Assessing Barriers to Drive Positive Change

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Constant change is a certainty in today’s healthcare environment. Workload, regulations, technology and leadership all play a role in work environments that create barriers to exceptional patient- and family-centered care. In an effort to help high-acuity and critical care nurses work through these longstanding issues, AACN has sought many opportunities to listen and learn from our community.

AACN recently completed a focused assessment to identify and validate the barriers that are impeding the optimal delivery of nursing care to inform our educational and advocacy strategies for the future. The assessment included conversations with members at various forums across the country, a survey, soliciting feedback through social media channels and a comprehensive literature review.

Assessment Results

It’s no surprise that we found that systemic problems continue to get in the way of nurses doing their important work at the bedside. Besides having a detrimental effect on patient- and family-centered care, these barriers have an adverse impact on nurses’ well-being. As expected, the barriers often do not occur independently but tend to interact with one another, magnifying negative consequences.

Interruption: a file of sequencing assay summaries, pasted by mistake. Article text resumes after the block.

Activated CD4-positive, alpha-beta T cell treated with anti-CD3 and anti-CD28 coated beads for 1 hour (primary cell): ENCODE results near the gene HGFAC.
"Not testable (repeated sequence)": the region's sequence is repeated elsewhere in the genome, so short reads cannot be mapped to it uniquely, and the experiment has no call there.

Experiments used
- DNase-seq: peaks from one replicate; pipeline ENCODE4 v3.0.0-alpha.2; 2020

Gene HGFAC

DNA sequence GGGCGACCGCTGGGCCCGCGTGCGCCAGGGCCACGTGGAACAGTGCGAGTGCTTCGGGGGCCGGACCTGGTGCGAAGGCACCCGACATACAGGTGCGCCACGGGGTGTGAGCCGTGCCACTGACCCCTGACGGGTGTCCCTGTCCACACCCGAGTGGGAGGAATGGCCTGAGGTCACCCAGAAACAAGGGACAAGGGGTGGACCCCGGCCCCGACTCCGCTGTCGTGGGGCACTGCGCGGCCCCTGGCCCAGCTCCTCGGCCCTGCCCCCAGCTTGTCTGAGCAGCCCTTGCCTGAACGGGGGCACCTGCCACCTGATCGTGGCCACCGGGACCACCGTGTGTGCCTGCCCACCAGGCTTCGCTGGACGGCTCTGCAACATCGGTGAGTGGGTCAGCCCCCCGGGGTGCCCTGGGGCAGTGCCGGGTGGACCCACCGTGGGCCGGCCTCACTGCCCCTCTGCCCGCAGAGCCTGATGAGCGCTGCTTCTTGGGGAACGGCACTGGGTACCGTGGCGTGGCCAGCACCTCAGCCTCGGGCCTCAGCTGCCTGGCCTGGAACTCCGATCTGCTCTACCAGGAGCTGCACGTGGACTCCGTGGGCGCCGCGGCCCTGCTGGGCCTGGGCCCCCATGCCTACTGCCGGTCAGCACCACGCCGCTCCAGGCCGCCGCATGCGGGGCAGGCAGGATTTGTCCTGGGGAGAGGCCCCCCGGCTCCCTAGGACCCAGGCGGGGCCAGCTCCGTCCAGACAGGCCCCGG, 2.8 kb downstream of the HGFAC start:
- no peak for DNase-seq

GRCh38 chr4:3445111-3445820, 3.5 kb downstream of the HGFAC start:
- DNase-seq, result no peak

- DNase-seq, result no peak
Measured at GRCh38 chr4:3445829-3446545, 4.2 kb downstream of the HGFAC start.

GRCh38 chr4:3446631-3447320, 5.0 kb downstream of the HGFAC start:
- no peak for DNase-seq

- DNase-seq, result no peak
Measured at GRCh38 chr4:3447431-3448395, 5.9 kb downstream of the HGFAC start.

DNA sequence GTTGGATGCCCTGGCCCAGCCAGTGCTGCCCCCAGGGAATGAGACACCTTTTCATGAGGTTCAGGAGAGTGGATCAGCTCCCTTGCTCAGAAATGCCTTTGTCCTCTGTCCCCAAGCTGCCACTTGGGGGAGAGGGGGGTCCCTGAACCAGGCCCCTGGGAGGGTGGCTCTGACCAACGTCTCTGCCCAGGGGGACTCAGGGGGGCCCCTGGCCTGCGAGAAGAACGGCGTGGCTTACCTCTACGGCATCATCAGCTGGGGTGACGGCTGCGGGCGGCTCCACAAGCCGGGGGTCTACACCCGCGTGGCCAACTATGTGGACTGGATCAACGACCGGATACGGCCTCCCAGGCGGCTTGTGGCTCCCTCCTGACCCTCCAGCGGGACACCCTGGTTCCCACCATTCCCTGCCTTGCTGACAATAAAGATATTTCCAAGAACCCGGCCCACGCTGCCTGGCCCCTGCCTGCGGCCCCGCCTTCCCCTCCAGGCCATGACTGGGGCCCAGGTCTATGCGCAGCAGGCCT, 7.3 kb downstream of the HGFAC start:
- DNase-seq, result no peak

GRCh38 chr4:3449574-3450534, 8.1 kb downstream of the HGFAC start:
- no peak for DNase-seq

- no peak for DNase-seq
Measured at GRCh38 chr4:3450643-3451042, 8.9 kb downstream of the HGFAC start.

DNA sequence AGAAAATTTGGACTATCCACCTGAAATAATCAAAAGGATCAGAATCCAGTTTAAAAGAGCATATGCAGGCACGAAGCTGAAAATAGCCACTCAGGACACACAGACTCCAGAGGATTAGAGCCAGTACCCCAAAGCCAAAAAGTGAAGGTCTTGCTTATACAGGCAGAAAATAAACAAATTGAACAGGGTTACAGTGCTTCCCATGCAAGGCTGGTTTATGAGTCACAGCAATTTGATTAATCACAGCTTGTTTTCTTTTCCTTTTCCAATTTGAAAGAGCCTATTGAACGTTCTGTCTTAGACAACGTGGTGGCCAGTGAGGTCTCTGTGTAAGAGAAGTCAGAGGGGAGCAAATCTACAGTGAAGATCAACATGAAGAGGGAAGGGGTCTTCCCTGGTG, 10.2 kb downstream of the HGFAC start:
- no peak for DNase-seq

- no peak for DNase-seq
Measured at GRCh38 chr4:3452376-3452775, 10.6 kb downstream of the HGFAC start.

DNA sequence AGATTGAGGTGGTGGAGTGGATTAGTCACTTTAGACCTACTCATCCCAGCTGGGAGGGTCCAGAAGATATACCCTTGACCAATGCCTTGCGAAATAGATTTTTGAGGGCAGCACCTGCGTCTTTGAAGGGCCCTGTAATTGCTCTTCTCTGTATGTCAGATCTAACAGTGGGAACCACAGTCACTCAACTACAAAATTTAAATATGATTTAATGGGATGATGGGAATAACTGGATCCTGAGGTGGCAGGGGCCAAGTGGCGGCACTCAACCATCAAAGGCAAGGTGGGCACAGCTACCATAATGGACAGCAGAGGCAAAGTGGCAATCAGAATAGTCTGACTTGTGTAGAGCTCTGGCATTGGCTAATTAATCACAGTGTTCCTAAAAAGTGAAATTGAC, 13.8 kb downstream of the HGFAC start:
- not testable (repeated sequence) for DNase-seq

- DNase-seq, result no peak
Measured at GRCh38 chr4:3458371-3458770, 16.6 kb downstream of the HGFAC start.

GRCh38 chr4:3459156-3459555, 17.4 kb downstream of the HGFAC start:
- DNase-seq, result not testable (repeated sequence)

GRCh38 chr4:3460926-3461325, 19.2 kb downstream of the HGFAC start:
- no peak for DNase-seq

The top barriers identified in the assessment:

  1. Staff shortages and the attendant workload increases were the most-often-mentioned barrier. This included nurse and ancillary staff turnover, insufficient numbers and skill mix of staff for the patient volume and complexity, work shifts being too long and overflow admissions.
  2. Government regulations and hospital requirements, often associated with electronic documentation, were noted because of the unique challenges these systems have introduced to the workplace as well as the increased time requirements associated with them.
  3. Behaviors of our patients and families often impede nurses’ ability to deliver optimal care sometimes unintentionally, due to factors such as cultural and language differences or directly through disrespectful and even violent behaviors.
  4. Hostility in the workplace – abuse, bullying, disrespect, incivility and violence – by other nurses, members of the healthcare team, physicians and administration was commonly reported.
  5. Support from leadership. Complex challenges inherent within the current healthcare environment can result in a perceived misalignment of hospital administration versus the needs of frontline nurses for optimal patient care.

What Next?

We are committed to continuing to work with the AACN community to determine how to bridge the ideal described in the AACN Healthy Work Environment Standards with the realities of today’s workplace. Our efforts include addressing these barriers through education, advocacy work and participation in multiple national forums such as the National Academy of Medicine’s Action Collaborative on Clinician Resilience and Well-Being.